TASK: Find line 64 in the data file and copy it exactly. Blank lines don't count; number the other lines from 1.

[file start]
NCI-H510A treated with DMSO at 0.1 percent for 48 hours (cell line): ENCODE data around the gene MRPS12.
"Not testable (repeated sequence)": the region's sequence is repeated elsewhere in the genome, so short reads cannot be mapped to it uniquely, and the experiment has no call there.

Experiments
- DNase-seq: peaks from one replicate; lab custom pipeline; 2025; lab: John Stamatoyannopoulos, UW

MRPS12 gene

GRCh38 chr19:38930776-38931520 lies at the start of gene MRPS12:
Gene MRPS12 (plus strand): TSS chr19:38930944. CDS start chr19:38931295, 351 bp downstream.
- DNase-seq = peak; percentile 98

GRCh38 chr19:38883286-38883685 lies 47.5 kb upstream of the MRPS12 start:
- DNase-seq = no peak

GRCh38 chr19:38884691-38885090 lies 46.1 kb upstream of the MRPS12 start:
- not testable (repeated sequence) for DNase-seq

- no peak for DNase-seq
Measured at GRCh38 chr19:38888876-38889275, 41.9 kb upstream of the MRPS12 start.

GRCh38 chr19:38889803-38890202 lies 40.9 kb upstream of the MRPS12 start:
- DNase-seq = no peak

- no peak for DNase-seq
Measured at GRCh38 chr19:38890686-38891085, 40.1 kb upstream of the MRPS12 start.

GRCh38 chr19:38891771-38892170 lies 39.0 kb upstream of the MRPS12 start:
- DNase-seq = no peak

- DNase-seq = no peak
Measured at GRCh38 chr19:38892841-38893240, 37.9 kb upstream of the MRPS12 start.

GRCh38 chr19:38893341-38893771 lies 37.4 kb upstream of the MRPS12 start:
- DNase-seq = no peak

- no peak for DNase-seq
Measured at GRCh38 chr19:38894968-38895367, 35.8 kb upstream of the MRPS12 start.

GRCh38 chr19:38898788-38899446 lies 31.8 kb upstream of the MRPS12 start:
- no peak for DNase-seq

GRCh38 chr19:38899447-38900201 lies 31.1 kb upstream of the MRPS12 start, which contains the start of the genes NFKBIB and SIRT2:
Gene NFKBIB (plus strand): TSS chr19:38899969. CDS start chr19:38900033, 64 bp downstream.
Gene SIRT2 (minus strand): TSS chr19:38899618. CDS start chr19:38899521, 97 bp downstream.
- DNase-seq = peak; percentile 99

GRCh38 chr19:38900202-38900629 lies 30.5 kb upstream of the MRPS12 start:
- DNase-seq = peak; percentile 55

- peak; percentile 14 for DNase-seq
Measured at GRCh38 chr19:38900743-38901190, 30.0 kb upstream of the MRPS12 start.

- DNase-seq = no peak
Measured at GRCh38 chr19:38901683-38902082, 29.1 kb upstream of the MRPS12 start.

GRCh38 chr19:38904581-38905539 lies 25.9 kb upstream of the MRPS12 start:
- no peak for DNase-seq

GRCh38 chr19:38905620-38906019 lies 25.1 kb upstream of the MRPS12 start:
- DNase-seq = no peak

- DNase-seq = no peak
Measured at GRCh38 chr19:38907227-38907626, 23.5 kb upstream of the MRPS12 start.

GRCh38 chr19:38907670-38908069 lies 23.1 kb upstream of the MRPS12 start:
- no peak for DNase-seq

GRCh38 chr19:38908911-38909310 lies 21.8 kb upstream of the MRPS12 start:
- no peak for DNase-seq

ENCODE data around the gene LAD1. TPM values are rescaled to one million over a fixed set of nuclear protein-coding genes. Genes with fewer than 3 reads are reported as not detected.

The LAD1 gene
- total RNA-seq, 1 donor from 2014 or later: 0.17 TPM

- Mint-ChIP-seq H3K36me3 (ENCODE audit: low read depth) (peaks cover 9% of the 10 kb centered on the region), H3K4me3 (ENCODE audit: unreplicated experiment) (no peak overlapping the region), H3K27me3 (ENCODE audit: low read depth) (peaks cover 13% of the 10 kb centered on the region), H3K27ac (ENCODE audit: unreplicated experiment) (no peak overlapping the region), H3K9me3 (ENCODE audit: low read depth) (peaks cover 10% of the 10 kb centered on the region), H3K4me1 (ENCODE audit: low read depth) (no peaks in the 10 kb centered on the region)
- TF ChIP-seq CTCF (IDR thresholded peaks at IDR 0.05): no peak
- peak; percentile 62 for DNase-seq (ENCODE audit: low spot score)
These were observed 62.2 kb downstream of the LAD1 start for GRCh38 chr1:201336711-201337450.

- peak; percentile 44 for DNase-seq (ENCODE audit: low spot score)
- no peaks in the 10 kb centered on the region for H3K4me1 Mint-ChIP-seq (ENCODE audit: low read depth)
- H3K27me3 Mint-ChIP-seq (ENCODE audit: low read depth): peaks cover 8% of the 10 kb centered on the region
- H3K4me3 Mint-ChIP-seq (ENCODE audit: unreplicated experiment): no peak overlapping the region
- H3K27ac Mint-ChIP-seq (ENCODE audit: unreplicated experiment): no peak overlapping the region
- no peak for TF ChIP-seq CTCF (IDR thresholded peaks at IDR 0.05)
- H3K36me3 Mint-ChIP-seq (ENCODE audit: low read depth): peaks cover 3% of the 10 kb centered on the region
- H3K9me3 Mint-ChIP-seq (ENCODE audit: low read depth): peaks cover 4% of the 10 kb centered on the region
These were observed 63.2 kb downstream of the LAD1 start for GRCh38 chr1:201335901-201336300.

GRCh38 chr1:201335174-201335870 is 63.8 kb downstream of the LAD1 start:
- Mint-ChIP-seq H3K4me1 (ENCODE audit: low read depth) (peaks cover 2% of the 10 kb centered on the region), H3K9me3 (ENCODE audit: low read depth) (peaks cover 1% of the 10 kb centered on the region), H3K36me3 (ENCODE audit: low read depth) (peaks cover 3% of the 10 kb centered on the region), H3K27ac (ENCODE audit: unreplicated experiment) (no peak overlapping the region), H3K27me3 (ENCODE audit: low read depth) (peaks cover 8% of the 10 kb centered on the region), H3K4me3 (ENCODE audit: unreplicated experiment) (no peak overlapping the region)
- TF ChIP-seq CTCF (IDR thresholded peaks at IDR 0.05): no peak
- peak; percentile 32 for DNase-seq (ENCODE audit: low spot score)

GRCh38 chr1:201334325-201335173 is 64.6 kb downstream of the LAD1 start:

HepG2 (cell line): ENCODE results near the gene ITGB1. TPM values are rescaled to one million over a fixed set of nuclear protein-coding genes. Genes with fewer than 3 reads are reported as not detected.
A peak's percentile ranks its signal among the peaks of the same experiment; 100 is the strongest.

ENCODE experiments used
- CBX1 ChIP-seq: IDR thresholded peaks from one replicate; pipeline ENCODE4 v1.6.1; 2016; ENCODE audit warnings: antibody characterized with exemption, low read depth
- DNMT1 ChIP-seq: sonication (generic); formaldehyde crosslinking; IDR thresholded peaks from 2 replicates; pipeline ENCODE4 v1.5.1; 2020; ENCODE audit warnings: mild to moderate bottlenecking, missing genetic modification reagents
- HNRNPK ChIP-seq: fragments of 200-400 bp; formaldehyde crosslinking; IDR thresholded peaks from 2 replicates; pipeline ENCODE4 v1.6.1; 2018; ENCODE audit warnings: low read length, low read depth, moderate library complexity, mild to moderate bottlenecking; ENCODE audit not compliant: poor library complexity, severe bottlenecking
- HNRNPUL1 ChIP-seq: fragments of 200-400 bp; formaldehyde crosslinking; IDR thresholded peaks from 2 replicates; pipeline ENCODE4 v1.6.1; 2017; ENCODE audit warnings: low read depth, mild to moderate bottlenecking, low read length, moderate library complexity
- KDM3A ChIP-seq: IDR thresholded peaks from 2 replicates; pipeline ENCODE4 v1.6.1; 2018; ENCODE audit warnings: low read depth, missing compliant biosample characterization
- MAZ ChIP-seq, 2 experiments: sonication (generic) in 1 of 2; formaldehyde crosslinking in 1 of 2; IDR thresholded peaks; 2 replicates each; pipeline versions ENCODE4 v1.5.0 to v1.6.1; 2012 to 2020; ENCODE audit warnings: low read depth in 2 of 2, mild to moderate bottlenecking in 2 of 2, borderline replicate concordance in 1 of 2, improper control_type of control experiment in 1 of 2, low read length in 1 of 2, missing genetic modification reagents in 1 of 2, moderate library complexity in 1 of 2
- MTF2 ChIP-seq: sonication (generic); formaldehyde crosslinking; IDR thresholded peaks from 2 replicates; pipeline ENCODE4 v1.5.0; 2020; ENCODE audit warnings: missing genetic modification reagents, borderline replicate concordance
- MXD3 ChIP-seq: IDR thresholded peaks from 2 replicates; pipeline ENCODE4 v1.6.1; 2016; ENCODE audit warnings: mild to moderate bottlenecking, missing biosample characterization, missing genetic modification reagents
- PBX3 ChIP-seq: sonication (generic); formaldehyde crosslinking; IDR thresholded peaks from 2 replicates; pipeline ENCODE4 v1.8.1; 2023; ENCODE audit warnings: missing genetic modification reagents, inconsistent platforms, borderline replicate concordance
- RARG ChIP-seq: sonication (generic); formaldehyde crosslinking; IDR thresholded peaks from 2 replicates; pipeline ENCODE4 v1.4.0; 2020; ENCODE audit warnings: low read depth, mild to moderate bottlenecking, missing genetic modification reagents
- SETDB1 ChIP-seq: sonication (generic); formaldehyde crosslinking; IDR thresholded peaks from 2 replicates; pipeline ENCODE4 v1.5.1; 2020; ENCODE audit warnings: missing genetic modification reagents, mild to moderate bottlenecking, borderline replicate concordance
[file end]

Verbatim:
These were observed 63.2 kb downstream of the LAD1 start for GRCh38 chr1:201335901-201336300.